It goes without saying that the flu is at the forefront of everybody’s mind right now, with the swine flu beginning to spread its way across the globe. Though we’re not in any grave risk yet (and hopefully we won’t be!) it’s probably worth giving a bit of thought to our level of immunity, anyhow.
With daily stressors and an inadequate diet, for many of us, our immune system may not be functioning at optimum. And though there are plenty of great immune-boosting supplement formulations out there, often tighter budgets just don’t allow for spending what can often amount to a small fortune on pricey supplements for a full family.
Luckily, Mother Nature has provided us with some of the most potent immune boosters already, some of which are within the staples in our diets and all we need to do is shift our daily menus around a bit to reap the great benefits…
Great and inexpensive immune-boosting foods:
Sauerkraut: This is one of the oldest and cheapest immune boosting foods around and it’s packed with vitamins and minerals, and phytochemicals which are created during the fermentation process. It is also loaded with good flora such as L. planatarum, a very dominant strain of healthful bacteria which boosts the immune system by increasing antibodies that fight infectious disease, inhibits pathogens like E.coli, salmonella, and candida (yeast), and creates antioxidants like glutathione and superoxide dismustase that scavenge free radicals. Plus, its great on sandwiches or as a side salad.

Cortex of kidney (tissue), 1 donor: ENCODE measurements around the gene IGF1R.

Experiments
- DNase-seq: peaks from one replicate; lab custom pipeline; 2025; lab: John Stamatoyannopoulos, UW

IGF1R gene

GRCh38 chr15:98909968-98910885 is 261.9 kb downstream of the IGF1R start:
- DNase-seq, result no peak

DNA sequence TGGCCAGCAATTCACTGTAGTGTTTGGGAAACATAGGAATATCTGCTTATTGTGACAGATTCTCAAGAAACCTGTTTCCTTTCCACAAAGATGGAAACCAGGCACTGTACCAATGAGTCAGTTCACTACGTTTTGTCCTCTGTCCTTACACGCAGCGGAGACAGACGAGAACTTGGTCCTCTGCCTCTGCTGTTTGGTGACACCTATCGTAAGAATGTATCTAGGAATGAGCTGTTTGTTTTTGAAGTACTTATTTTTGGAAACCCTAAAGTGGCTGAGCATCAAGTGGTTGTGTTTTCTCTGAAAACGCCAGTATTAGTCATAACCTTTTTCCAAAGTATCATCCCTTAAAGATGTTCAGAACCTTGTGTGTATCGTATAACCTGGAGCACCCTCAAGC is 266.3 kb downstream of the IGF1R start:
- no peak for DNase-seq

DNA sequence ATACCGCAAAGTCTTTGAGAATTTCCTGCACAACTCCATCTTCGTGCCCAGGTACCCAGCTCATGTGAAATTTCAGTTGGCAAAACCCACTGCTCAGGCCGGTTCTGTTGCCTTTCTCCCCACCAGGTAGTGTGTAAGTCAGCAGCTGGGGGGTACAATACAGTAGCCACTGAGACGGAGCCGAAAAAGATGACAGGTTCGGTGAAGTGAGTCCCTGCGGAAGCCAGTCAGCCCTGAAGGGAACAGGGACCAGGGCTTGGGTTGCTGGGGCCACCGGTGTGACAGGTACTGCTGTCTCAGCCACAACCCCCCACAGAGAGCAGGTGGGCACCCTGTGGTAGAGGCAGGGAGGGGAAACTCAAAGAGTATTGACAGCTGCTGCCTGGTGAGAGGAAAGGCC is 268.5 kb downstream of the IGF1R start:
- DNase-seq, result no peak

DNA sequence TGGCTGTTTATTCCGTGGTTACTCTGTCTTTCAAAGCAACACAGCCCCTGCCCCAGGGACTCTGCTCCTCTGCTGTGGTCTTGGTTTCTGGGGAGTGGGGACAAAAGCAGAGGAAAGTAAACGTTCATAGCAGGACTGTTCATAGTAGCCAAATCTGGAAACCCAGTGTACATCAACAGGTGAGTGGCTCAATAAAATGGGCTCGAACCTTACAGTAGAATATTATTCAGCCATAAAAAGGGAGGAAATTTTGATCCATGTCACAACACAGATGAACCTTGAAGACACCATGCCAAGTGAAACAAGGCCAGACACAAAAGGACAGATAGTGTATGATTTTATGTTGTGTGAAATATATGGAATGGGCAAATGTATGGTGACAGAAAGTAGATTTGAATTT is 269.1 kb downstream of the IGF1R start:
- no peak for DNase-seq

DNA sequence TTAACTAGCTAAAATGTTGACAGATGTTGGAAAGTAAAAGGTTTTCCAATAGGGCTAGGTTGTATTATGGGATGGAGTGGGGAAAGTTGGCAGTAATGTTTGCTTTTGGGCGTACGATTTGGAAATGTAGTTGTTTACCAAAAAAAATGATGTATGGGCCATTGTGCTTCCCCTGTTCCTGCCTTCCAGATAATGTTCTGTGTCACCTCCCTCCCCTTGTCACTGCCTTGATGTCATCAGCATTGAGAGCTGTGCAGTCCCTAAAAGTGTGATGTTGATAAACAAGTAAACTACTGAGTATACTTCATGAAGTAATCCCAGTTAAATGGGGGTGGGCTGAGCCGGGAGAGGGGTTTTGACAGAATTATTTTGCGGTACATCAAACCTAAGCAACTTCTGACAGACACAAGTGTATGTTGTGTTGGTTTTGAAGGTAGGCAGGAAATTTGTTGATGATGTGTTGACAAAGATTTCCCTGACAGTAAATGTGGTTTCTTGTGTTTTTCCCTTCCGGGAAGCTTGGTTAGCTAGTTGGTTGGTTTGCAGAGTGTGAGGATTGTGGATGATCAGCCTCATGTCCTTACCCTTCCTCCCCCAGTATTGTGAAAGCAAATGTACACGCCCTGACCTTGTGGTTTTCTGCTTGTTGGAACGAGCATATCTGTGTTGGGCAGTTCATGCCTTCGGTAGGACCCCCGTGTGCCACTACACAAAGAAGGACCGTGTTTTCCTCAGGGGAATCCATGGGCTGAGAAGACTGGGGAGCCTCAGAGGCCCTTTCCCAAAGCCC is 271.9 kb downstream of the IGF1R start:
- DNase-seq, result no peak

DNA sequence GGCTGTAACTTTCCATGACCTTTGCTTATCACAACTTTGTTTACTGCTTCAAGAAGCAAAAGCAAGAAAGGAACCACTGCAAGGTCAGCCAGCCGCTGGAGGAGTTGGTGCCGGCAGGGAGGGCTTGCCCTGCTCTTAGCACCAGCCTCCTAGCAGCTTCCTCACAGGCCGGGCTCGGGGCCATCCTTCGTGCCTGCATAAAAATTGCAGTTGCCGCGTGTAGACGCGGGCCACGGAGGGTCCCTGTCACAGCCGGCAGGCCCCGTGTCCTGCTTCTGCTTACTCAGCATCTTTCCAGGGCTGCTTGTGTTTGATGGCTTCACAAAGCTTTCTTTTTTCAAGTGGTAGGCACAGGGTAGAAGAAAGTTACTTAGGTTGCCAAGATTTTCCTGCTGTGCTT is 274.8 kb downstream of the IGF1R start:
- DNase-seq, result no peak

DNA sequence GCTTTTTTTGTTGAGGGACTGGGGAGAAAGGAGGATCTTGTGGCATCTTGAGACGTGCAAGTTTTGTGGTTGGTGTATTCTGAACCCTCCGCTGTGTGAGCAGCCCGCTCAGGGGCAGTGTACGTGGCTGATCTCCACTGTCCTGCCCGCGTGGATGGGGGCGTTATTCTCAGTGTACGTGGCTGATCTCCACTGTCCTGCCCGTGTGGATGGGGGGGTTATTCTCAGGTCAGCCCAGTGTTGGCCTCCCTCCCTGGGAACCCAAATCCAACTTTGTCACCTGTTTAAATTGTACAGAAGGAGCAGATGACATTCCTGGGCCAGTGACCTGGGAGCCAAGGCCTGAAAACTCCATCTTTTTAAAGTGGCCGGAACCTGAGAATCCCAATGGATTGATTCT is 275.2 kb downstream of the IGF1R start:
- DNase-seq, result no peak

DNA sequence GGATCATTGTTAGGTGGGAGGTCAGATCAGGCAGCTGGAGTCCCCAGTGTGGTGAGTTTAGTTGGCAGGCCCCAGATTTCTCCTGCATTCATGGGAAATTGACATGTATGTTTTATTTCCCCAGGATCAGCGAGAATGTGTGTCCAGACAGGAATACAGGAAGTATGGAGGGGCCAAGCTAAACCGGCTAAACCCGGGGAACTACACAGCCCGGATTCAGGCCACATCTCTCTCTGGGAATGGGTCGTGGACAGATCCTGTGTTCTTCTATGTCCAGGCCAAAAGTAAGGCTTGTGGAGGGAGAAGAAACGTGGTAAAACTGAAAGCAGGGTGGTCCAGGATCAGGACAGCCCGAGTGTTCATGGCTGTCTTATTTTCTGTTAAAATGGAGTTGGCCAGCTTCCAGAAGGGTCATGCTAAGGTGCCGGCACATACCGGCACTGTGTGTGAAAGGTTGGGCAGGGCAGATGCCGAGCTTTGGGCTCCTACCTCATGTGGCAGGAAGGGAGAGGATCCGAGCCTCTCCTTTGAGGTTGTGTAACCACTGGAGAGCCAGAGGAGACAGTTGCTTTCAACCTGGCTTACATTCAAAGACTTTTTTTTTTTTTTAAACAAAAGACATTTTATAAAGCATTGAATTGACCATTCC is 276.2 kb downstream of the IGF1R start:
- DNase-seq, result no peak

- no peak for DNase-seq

Garlic: Also a staple across the globe, garlic boasts an incredible range of activity against bacteria, fungal infections, and viruses. It enhances immune function, like the activity of natural killer cells, can prevent the formation of toxins from staphylococcus bacteria, and wipes out H. Pylori, too. Try it roasted or chopped up fresh with olive oil as a dip.
Black tea (with lemon): Black Tea can neutralize germs, including some that cause diarrhea, pneumonia, cystitis and skin infections, and now new research finds that black and green tea deactivates viruses, like herpes. Adding lemon heightens the natural antioxidant activity in black tea. Hot tea is best for cold and flu but if you prefer iced, you’ll still reap the benefits.
Turmeric: The active ingredient in turmeric, called curcumin, helps our cells stay more resistant to infection and malignancy by altering the nature of cell membranes, and studies have shown that curcumin has powerful anti-inflammatory properties, as well. This yellow spice is great cooked with rice, tossed and roasted with veggies or whipped up with deviled eggs.
Oregano: This common herb can protect against the common cold, influenza, fevers and indigestion, and research has shown that oregano is one of the herbs with the most significant immune boosting powers, with powerful antibiotic, antiviral and antifungal properties as well. Oregano is great fresh in salads and stews or use some extra dried oregano in your marinara sauce.
Be sure to get plenty of these key nutrients, too:
Vitamin A: When from animal sources, Vitamin A is in the form of retinol, and when from vegetable sources, it comes as Beta Carotene. This “first” vitamin has many important functions in the body, and there is evidence for its strong anti-viral activity. In addition, the skin and mucosal cells (that line the airways, digestive and urinary tracts) which are the body’s first line of defense against infection require retinol to maintain their integrity and function.